On existing homes, the spray foam insulation can be installed to the attic, roof line, and the rim joists/sill plates to seal in the house.
We have collected the most commonly asked questions regarding spray foam insulation and answered them below.
We have years of experience installing spray foam insulation and if you have a question you don’t see listed below please contact us. We would love to hear from you!
Spray polyurethane foam (SPF) is a spray-applied plastic that forms a continuous insulation and air sealing barrier on walls, ceilings, roof decks – any surface, really. SPF insulation is an excellent thermal insulator and stops air leaks through cracks, seams, and joints dead in their tracks.
It is made by heating, mixing and reacting 2 liquid components (we call them Iso and Resin) at the job site to create foam. The liquids react very quickly when mixed, expanding on contact to create foam.
Nope. Closed cell foam first entered the “mainstream” back in the ‘60’s; open cell hasn’t been around as long – it marks its beginnings in the early ‘90’s, mainly as a cheaper alternative to closed cell. We explain the difference between open and closed cell here:
Open cell vs. closed cell
While internally we calculate the cost of your project primarily using the square footage of the area we are going to insulate, we do not give out that information. Every job is different: some may require hours of prep work, some will require much more cleanup than others, some are just more cumbersome to spray and will command higher rates (i.e. crawlspaces and attics). What you’re really looking for anyway is the total job cost – that’s what we’ll provide. We will gladly provide free estimates and, depending on the complexity of the job, we can often give you a close estimate over the phone.
Fiberglass, cellulose and open cell foam all have R-values of approximately R-3.5 per inch. Closed cell is figured at R-7 per inch. (Yes, these values will vary slightly depending on the specific brand of foam but for all practical purposes, using R-values of R-3.5 and R-7 are close enough.)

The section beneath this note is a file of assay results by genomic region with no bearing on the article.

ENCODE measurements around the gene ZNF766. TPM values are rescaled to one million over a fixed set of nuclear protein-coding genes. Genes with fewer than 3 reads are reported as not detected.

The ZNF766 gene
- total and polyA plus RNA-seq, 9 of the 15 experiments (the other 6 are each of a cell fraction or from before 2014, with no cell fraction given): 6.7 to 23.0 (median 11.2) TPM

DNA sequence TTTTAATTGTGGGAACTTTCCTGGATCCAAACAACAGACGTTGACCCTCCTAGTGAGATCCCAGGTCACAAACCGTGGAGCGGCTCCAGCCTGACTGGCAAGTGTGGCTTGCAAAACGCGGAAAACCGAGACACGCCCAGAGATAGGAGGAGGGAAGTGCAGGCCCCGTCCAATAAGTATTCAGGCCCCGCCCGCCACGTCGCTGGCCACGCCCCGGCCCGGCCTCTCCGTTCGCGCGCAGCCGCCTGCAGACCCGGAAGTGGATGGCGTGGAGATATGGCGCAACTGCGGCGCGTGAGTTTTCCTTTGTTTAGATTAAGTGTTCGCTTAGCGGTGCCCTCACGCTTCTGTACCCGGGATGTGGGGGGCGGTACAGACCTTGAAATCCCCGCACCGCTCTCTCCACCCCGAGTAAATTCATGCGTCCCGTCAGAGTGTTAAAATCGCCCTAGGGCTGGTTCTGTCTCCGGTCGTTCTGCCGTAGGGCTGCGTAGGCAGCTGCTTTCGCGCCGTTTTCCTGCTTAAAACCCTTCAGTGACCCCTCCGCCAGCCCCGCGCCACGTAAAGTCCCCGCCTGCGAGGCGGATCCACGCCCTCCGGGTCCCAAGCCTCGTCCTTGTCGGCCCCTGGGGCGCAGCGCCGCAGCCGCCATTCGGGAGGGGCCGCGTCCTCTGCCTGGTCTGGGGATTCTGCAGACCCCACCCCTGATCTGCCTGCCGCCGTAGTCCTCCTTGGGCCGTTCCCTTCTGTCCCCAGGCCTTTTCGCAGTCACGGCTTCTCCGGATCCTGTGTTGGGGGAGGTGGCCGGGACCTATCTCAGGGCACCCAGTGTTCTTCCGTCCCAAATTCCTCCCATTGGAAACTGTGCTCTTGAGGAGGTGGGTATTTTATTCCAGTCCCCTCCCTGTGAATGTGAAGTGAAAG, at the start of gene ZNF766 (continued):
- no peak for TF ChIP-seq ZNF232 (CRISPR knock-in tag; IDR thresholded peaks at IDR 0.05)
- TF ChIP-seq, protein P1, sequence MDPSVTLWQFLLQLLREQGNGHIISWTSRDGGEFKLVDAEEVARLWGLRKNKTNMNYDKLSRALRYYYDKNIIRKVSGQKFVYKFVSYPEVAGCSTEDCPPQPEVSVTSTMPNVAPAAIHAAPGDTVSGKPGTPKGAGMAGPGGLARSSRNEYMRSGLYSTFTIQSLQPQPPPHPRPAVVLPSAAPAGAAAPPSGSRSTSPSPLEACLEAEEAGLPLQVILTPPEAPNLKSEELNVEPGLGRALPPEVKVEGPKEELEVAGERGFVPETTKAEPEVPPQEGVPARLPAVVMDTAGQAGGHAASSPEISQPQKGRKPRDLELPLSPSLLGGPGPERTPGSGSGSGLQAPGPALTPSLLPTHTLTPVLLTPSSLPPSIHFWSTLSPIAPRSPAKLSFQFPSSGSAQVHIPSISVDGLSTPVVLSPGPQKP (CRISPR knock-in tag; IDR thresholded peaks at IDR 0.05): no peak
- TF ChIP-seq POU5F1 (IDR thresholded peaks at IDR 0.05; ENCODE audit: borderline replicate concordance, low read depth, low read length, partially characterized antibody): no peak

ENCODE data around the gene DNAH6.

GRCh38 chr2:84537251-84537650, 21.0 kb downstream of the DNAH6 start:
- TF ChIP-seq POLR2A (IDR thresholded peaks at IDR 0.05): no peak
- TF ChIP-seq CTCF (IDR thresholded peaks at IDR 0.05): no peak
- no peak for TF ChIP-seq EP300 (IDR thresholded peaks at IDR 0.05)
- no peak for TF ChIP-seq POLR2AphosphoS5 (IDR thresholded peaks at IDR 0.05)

The US Dept. of Energy has a nice page on different types of insulation: http://energy.gov/energysaver/articles/types-insulation
No – unless it was improperly installed (primarily if the ratio of the 2 components mixed while spraying was not kept at a 50-50 ratio). However, while foam is being sprayed, there are fumes generated from the heat and chemical reaction that occurs while spraying which is why we wear respirators and will try to keep the jobsite ventilated (when possible). Once we are done spraying, there are no more fumes generated. Sometimes it can take a few hours to remove the lingering fumes, esp. if the work was done in a crawlspace or basement with few windows to ventilate. But generally, the smell is gone within a day or so. You can start hanging drywall as soon as we leave – there’s no need to wait days or weeks first.
Polyurethane spray foam insulation projects (e.g., walls, attics, roofs) using two-component systems are sophisticated applications that require expensive equipment and professional installation by a trained polyurethane spray foam contractor or weatherization professional. Polyurethane spray foam professionals will have the appropriate training, protective gear and equipment to apply polyurethane spray foam insulation.
There are insulating foam sealant products available in cans for Do-It-Yourselfers at home improvement stores. These products are used for small “bead-type” applications, such as sealing windows, doors, and filling small gaps and cracks and not for the general insulation of your home or business.
As with any professional you would hire for work, a few things you might want to look for in an polyurethane spray foam contractor or weatherization professional include:
- Appropriate training in polyurethane spray foam installation
- A good reputation and references
He/she should be able to advise you on the following:
- Where to install polyurethane spray foam insulation
- What to expect throughout each stage of the installation
- Safety precautions and technical specifications for the products being installed
As an added service, your contractor may also offer guidance on how to take advantage of local and federal utility rebates or tax credits.
The foam we use (whether open or closed) contains fire retardant and is rated “Class I” or “Class A” meaning it has a “flame spread” rating of 25 or less – lower is better. Our foam will burn if you hold a torch to it, but once the flame is removed it will quickly go out. THIS DOES NOT MEAN OUR FOAM IS FIREPROOF! It merely indicates it is not match-light, nor will a few stray sparks ignite it.
If you have a house fire, the foam will burn. Do not expect it to do otherwise. Building codes usually require all foam to be covered with a thermal barrier – in a typical home, this will be drywall. In unfinished areas (basements, crawlspaces, attics) we have a code-approved white, thermal barrier coating that we can spray over our foam to meet code requirements.
- Stops air and moisture infiltration to seal your home to greatly reduce energy costs
- Adds strength to the building structure
- Makes your home more comfortable
- Reduces dust and harmful household mold and mildew
- Reduces capacity requirements, maintenance and wear of HVAC equipment
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